600,000 containers set to be online soon

600,000 containers set to be online soon

Container shipping has reached a point of no return in terms of connectivity with analysts at Sea-Intelligence suggesting the majority of carriers will have installed the necessary hardware to take their boxes online by 2025.

Connected containers have taken a long time to gain traction but in the past couple of months there have been a slew of announcements that Sea-Intelligence reckoned in its latest weekly report will see more than 600,000 boxes going online with real-time tracking soon.

Maersk subsidiary Hamburg Süd’s reefer fleet is being equipped with online trackers. MSC, CMA CGM, and Maersk are each ordering 50,000 trackers for dry containers from Traxens, while Hapag-Lloyd has said it will equip its entire fleet of some 100,000 reefer containers with trackers from Globe Tracker, and intimated that some dry containers may be outfitted too.

Most recently, Israeli company Loginno announced during the Nor-Shipping exhibition outside Oslo earlier this month the winner of its Contopia competition. Loginno will be outfitting the full container fleet of Brazilian Log-In Logistica with live trackers free of charge.

“If this adds the value everyone believes will become the case, we are clearly past a point of no return, where competitive pressure will compel all carriers to eventually provide this feature as a matter of course,” Sea-Intelligence stated. Whereas in the past, connected boxes were seen as a competitive value-add, Sea-Intelligence predicted that will change soon into becoming a “qualifier to even be competitive”.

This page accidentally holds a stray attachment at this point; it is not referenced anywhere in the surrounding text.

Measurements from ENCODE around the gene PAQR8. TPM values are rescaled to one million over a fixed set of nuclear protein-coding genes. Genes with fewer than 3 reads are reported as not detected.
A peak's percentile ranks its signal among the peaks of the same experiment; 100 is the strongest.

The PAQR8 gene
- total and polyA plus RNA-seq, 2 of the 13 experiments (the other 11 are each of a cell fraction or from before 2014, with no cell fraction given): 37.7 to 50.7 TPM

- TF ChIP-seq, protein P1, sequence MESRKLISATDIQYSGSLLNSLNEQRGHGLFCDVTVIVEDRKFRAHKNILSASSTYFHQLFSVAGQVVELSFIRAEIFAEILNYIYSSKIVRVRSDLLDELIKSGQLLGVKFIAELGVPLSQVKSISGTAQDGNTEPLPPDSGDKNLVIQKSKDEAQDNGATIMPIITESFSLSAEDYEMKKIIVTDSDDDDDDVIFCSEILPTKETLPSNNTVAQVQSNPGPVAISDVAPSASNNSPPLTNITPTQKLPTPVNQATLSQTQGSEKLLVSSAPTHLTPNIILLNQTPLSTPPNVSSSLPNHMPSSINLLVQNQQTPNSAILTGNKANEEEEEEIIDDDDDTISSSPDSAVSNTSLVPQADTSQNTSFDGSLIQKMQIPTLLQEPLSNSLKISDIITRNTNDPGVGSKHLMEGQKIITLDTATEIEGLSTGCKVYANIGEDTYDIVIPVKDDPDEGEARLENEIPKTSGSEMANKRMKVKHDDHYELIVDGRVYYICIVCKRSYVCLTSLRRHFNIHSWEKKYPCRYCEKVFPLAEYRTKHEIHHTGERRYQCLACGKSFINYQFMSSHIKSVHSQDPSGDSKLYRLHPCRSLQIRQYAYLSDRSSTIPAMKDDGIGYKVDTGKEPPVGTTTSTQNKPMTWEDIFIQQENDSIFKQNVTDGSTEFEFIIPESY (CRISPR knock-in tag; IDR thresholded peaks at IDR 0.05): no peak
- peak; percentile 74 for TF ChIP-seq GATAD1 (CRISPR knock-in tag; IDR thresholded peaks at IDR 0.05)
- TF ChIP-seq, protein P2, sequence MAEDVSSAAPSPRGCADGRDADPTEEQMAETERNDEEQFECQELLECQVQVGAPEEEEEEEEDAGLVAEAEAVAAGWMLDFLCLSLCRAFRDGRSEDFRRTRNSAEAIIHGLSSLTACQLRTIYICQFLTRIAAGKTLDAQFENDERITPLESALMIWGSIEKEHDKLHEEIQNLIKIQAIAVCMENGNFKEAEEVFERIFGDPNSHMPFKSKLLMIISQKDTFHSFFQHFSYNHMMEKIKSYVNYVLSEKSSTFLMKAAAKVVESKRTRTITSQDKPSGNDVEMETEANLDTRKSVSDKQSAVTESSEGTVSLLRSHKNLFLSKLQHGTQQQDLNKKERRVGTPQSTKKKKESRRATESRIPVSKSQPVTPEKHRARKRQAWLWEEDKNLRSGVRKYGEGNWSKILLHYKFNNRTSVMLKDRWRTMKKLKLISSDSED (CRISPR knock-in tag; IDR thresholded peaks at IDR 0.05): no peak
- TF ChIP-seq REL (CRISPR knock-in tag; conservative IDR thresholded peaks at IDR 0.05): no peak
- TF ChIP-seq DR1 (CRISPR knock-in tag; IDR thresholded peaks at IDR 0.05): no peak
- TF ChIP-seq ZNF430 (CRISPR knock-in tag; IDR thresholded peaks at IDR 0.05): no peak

Sam Chambers

Starting out with the Informa Group in 2000 in Hong Kong, Sam Chambers became editor of Maritime Asia magazine as well as East Asia Editor for the world’s oldest newspaper, Lloyd’s List. In 2005 he pursued a freelance career and wrote for a variety of titles including taking on the role of Asia Editor at Seatrade magazine and China correspondent for Supply Chain Asia. His work has also appeared in The Economist, The New York Times, The Sunday Times and The International Herald Tribune.

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1 Comment

  1. Avatar
    Martyn Benson
    June 18, 2019 at 8:30 pm

    “…..soon to be a qualifier to be competitive” ……I believe it already is because shippers can track a UPS or Fedex on the web so why not their containers?
    Actually, the reality is not so simple because the Lines are not giving all the information (especially about reefers) and the tracking is possible with owned/ financed boxes and Long term leases but what about short term leases? Will Lines fit a tracker and all the gubbins for a single voyage or a couple of round trips (with all the problems surrounding removal and recovery)?